Grad School Goal-Setting

The new year is almost upon us, and that means it’s almost time to create new year’s resolutions to bring with us into the beginning of January and the following 12 months. Many of us create these goals – exercise more, eat healthier, be happier, submit your thesis – but what is the difference between goals which are achieved and those which are not?

When setting goals, it’s important to set SMART goals. That not only means that the goals should be “intelligent” in the classic sense, but should also follow the acronym: Specific, Measurable, Attainable, Relevant, and Timely. Following these guidelines will help you formulate and follow a specific plan, and get you on track to making lifestyle or other necessary changes to accomplish your new year’s resolutions.

Goals can be short- or long-term, and as large or small as you’d like. If they’re larger or more long-term, it may be best to break these goals down into smaller parts. For example, if you want to submit your thesis in August, you may want to have your data collection done by February, data processing done by April, and writing done by June. Each time point is now a new goal in itself, and all of the involved parties (you, your supervisor, your committee) can be aware of the entire timeline and process. It is also a great feeling to achieve these smaller and more foundational goals along the way to have a sense of accomplishment and keep you motivated toward the bigger picture!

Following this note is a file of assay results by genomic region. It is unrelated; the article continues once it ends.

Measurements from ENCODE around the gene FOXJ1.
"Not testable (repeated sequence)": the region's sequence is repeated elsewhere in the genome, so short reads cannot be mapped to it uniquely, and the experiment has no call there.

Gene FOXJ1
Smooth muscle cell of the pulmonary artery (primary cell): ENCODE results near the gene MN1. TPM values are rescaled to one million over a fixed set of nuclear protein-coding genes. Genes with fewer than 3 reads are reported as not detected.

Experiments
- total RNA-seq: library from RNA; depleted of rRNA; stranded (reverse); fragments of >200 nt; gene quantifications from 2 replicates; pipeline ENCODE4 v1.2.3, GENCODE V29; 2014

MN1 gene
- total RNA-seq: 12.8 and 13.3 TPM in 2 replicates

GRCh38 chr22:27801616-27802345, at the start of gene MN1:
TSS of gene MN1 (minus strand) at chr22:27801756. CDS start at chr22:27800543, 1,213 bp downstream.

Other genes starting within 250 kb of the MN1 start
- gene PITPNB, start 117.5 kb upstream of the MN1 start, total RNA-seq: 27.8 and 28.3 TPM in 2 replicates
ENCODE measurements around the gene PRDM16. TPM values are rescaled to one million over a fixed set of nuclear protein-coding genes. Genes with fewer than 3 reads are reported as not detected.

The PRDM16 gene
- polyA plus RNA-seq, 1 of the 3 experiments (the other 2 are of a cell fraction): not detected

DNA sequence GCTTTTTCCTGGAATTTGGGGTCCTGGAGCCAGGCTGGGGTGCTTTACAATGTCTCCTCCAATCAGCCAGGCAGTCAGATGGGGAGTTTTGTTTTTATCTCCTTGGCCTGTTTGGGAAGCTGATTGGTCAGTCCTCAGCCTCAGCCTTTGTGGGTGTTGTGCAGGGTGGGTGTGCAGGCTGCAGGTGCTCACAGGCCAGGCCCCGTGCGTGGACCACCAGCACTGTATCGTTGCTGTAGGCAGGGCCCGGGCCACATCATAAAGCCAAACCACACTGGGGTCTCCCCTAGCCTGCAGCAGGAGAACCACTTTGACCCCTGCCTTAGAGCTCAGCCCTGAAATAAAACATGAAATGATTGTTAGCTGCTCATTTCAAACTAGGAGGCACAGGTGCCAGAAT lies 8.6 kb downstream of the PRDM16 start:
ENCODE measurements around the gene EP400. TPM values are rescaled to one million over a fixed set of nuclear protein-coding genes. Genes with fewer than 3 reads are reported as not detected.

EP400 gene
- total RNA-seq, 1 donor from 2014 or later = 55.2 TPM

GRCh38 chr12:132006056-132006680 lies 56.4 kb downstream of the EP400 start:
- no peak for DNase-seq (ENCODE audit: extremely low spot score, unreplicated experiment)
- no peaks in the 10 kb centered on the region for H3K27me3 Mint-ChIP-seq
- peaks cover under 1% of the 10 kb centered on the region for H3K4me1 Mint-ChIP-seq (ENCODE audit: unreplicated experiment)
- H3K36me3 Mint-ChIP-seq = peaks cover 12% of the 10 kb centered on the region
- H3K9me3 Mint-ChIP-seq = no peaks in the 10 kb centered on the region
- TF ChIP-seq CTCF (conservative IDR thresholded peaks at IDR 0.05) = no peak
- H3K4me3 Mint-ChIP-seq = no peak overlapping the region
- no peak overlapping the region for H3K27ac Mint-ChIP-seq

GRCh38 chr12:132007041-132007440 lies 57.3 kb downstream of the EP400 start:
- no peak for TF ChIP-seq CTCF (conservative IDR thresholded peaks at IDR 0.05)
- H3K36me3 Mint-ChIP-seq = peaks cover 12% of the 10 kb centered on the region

Personally, I like to set goals for specific areas of my life. One personal, one professional, and one health-oriented (I’m biased toward health-related goals as a Kinesiology graduate student). This year, I want to learn how to disconnect (personal), submit my manuscript for publishing (professional), and run my first half-marathon (health-oriented). Make your resolutions specific to your life and your process – everyone has a different experience and will want to achieve different things this year.

What do you want to achieve this year?

I hope 2017 is filled with joy, and I wish you nothing but the best in the upcoming year. All the best with your new year’s resolutions!


Banner image by GradLife McGill Instagrammer @aleksbud // @gradlifemcgill

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